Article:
Shelby, TN – A sign at the side of Hwy 388 heading north about 10 miles outside Memphis, TN read “Shelby Forest General Store 2-miles Established 1934.”
I debated for less than two seconds and thought this is what is so great about bicycle touring.
The Shelby Forest General Store had a worn wooden porch with a standard wooden bench out front for sitting, making high-minded decisions, and monitoring traffic.
Owners Doug and Kristin Ammons saved the store from being razed.
The story is told out front on a sign designed to resemble an historic marker as follows:
The Shelby Forest General Store, forged in the bowels of the great depression during a time of national hopelessness and despair, first opened her doors in the summer of 1934. It was founded by Dixie and Emmett Jeter.
Her genius was originally a dry goods store offering a “little bit of everything “ with her owners actually living in the rear of the store.
Spending seven decades and a succession of various owners. she has value today and serves as sort of a local community center with good food, good friends, and good gossip a daily event including the old-timers who get together every morning on this porch to swap lies and discuss weather, health, politics, and what have you.
Sadly the store was nearly razed in 2003 with her to see history and legacy lost forever yet another helpless victim to progress and commercialization
Rather than having her bleached and broken bones bulldozed into oblivion, her new caretakers intervened, fighting fiercely to defend and protect and ultimately rescue her through gentle restoration, not modernization.
We are committed to preserving and honoring her nearly referencing her for what she is and represents—a dignified genuine piece of Americana from a day long gone by.
Determined and respectful of our privilege and responsibility we will work hard to ensure that her noble legacy continues, for the past is our present to you,
Kristin and Doug Ammons
Doug is the personality behind the General Store. With a previous life in marketing and sales, he is a combination of a carnival barker, showman, and preacher.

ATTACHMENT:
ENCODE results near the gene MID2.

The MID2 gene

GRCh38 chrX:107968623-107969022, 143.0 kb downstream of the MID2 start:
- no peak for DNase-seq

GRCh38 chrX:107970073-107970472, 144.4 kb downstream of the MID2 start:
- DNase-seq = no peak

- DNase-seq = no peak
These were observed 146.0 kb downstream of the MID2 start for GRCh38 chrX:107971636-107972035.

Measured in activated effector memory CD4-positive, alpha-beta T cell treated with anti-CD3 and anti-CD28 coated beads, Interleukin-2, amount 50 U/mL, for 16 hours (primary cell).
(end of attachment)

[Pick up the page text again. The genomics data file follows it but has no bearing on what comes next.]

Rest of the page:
The bell clangs in old-school fashion as the screen door swings open to the old general store. It’s Mayberry in Shelby.
My bicycle cleats clap on the wood floor, now nearly a century old. Johnny Cash music plays in the background.
Proprietors of the old General Store used to say they’d know summer arrived when the dollars were wet and there was sand on the floor.
The aisles are narrow. There is no empty space as every nook has an item on a hook or a stack of stuff or simply a sign with a saying.
Kristin is the cook in the kitchen, highly touted by her husband. “She’s the real reason this place is still here,” said Doug.
Kristin spoils me with homemade grilled cheese. She throws in some color with fried onions, tomatoes, and peppers. “Nice and dark so you can smell it burning in the next room… that’s how you like it, right?” she asked.
As I snap photos, Kristin runs to the back cooler to recommend a root beer with butterscotch. “You have to like root beer and you have to like butterscotch… then wait for it, the flavor will catch up to you,” she said.
The cowbell clangs consistently. Campers and travelers and regulars from Shelby are in and out like a revolving door has been installed.
“This is where Justin Timberlake grew up,” said Doug. “Musician Al Green owned property back here and Justin would come after school to talk with him.”
There are shelves of rusty metal beer cans, separated by vintage signs advertising everything from soap to juice to insurance.
It is one of the treasures of touring and seeing America hard at work.